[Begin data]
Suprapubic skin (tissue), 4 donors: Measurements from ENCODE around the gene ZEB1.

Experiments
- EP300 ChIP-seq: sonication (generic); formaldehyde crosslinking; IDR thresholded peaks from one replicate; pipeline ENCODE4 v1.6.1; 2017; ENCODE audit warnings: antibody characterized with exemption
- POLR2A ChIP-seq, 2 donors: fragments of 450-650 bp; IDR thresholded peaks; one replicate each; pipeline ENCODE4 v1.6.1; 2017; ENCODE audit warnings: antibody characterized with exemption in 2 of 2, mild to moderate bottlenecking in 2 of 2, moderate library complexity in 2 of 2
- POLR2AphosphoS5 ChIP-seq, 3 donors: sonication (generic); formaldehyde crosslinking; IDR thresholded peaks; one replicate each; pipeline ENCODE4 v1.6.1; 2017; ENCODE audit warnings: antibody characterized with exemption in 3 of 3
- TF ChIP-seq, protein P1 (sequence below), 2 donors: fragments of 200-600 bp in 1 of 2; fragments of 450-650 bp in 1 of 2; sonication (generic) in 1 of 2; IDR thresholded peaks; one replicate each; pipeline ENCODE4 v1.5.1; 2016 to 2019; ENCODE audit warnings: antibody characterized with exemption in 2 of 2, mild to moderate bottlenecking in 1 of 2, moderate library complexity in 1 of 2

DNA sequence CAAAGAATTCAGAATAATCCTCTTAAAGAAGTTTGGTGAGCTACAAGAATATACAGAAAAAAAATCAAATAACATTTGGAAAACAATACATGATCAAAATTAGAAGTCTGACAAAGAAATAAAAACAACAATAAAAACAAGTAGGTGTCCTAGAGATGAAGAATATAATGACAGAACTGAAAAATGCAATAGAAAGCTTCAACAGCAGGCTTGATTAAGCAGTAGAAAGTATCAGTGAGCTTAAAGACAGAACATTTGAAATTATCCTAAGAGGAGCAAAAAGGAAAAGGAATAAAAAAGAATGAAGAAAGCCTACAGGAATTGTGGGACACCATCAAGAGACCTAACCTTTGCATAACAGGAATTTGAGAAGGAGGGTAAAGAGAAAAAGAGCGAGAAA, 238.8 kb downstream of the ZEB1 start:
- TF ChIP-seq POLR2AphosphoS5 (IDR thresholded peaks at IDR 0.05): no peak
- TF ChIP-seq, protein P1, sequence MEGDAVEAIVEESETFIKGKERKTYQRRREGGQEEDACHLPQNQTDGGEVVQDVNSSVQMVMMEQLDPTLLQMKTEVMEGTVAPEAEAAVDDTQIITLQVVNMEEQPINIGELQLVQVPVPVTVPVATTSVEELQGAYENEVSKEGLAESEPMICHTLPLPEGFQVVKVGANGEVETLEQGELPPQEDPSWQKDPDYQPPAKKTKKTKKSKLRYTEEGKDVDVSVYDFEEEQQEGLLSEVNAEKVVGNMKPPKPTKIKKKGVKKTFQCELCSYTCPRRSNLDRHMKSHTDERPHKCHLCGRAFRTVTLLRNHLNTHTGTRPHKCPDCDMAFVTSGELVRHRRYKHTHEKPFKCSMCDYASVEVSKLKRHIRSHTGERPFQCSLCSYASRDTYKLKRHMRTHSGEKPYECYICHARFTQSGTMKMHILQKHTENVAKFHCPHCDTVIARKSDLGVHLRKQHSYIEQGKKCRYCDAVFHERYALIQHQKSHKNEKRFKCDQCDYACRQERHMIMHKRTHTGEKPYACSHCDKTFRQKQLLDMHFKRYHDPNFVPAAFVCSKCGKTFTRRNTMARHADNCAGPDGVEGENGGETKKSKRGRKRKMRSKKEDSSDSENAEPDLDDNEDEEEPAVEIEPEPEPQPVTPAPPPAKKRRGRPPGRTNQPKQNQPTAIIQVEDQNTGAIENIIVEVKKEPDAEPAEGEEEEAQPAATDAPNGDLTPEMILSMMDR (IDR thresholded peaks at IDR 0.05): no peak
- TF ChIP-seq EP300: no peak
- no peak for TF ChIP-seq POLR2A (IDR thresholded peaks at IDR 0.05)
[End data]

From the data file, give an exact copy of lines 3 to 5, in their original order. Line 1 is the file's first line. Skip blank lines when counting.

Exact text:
- EP300 ChIP-seq: sonication (generic); formaldehyde crosslinking; IDR thresholded peaks from one replicate; pipeline ENCODE4 v1.6.1; 2017; ENCODE audit warnings: antibody characterized with exemption
- POLR2A ChIP-seq, 2 donors: fragments of 450-650 bp; IDR thresholded peaks; one replicate each; pipeline ENCODE4 v1.6.1; 2017; ENCODE audit warnings: antibody characterized with exemption in 2 of 2, mild to moderate bottlenecking in 2 of 2, moderate library complexity in 2 of 2
- POLR2AphosphoS5 ChIP-seq, 3 donors: sonication (generic); formaldehyde crosslinking; IDR thresholded peaks; one replicate each; pipeline ENCODE4 v1.6.1; 2017; ENCODE audit warnings: antibody characterized with exemption in 3 of 3